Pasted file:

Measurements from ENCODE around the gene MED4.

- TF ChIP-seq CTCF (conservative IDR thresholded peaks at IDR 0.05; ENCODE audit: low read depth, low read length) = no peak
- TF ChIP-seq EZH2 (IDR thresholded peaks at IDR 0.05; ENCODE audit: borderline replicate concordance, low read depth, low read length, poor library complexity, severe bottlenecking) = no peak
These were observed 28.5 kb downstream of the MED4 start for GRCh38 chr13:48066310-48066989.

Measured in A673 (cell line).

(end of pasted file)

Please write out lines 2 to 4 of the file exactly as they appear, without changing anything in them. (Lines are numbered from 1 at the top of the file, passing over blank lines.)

- TF ChIP-seq CTCF (conservative IDR thresholded peaks at IDR 0.05; ENCODE audit: low read depth, low read length) = no peak
- TF ChIP-seq EZH2 (IDR thresholded peaks at IDR 0.05; ENCODE audit: borderline replicate concordance, low read depth, low read length, poor library complexity, severe bottlenecking) = no peak
These were observed 28.5 kb downstream of the MED4 start for GRCh38 chr13:48066310-48066989.